Perhaps as governments such as the U.S. have become more willing to engage in public discourse about surveillance and offer reforms, people have had their fears assuaged. Or perhaps people, not seeing government surveillance negatively affecting their lives, are willing to trust their government in the name of security and crime prevention (especially governments that have earned that trust through a history of good governance).

I get annoying telemarketers, spam emails, and advertisement text messages from companies that have bought my personal information on a daily basis. Private companies are much more willing to use (and therefore likely to abuse) personal data. Furthermore, the conveniences this information supplies are extremely trivial when compared with security / crime protection.

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Transparency Report: TEOTAWP, Cyber-Terrorism, Civil Liberties and Invasion of Privacy

For clarity sake, TEOTAWP stands for The End of Team America World Police, a recurring theme here at NN.

Two weeks ago, President Obama addressed the nation to signal a shift away from President Bush’s “War on Terror” towards more sustainable foreign policy.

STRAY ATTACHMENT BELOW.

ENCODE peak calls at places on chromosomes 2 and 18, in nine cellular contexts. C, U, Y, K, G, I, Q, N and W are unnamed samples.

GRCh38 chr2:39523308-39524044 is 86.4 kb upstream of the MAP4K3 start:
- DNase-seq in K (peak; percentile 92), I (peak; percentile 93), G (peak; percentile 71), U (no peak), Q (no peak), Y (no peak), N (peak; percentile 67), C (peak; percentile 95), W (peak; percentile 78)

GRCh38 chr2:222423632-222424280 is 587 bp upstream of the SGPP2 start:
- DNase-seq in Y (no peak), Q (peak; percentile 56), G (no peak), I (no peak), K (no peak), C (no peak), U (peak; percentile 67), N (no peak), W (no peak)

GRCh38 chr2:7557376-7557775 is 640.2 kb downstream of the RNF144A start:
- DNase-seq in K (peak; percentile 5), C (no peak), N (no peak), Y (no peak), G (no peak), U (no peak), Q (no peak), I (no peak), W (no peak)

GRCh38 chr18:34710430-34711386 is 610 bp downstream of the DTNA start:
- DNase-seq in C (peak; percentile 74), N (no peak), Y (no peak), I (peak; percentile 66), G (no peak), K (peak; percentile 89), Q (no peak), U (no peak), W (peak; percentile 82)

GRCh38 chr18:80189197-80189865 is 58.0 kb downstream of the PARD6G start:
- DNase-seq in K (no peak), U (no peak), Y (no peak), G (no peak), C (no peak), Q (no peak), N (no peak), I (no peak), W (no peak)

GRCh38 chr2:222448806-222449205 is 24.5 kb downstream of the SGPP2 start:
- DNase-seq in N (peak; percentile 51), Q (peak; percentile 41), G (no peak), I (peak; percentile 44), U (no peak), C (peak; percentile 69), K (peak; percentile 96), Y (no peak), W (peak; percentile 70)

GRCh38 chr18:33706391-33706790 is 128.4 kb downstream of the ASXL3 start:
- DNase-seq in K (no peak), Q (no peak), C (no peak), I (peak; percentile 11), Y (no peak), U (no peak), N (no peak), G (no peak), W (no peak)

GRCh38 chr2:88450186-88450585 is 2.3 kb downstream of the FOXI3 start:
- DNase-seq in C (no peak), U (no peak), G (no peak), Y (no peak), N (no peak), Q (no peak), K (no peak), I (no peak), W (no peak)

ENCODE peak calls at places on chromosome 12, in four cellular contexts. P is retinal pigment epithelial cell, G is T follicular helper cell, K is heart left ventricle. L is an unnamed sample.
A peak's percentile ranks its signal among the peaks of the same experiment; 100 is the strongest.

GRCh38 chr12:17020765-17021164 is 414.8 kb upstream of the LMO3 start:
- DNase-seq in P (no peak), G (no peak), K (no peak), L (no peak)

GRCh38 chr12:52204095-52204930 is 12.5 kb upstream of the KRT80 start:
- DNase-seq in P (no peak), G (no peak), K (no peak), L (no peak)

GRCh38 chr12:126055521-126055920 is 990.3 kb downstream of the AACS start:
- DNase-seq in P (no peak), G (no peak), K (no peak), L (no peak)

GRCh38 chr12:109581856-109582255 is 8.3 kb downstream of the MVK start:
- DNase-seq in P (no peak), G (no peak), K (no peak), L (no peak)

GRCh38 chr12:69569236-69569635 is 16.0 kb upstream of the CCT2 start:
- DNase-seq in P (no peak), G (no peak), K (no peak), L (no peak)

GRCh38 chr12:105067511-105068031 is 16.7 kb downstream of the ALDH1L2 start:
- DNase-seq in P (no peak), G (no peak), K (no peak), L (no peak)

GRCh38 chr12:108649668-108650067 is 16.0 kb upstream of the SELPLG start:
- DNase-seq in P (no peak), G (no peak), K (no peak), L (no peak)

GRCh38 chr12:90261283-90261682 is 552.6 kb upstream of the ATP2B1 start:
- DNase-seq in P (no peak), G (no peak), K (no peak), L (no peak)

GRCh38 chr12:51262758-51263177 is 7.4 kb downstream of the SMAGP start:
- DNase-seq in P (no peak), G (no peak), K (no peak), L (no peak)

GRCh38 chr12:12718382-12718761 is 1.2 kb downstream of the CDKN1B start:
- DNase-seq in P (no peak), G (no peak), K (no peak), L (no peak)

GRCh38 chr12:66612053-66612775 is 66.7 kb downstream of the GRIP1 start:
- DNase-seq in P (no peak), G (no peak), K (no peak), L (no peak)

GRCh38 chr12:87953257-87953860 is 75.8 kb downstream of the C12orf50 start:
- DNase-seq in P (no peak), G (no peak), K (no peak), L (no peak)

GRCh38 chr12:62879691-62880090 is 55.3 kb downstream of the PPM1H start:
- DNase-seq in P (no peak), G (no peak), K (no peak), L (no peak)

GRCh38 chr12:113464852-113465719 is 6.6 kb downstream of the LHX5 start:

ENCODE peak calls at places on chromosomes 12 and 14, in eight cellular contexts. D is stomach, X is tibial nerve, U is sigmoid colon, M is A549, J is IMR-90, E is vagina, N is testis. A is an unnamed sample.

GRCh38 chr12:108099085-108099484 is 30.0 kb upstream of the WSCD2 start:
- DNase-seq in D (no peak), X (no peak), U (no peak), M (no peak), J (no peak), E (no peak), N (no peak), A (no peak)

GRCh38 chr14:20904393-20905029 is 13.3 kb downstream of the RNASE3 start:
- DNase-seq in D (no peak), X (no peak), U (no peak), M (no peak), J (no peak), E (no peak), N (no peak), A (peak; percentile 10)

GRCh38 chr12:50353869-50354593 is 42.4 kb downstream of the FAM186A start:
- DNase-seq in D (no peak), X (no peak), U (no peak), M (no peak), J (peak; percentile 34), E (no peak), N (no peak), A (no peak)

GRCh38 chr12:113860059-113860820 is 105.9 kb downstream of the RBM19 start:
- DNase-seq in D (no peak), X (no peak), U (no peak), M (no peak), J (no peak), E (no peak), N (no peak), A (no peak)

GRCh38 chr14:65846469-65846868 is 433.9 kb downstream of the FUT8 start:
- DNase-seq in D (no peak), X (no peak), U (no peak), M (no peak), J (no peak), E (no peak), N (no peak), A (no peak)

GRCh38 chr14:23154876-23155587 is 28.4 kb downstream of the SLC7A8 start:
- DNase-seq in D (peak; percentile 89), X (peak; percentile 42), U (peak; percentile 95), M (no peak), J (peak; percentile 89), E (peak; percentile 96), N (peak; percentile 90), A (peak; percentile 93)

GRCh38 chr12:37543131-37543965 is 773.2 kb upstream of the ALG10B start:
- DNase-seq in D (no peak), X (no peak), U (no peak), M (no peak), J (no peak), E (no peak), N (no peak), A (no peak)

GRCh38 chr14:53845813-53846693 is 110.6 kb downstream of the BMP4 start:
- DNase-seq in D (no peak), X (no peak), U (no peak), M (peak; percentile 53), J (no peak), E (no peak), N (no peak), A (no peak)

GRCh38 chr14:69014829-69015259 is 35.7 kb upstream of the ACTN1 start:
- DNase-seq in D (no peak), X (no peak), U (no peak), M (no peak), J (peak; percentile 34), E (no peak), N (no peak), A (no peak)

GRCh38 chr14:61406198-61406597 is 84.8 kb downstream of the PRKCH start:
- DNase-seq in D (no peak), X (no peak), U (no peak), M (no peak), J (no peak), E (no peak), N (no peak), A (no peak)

Yesterday, information was leaked about the U.S. government using “dragnet” tactics to access American’s personal telephone and internet information. There has understandably been outrage about this apparent infringement on civil rights / liberties. The purpose of this blog post is not to address this legitimate concern, but rather to explain why data-mining is perfectly consistent (and arguably a logical conclusion) of the Obama administrations stance on national security.

A recap of what Obama said, through the NN lens, can be read here:

‘Our systematic effort to dismantle terrorist organizations must continue,’ Mr. Obama said. ‘But this war, like all wars, must end. That’s what history advises. That’s what our democracy demands.’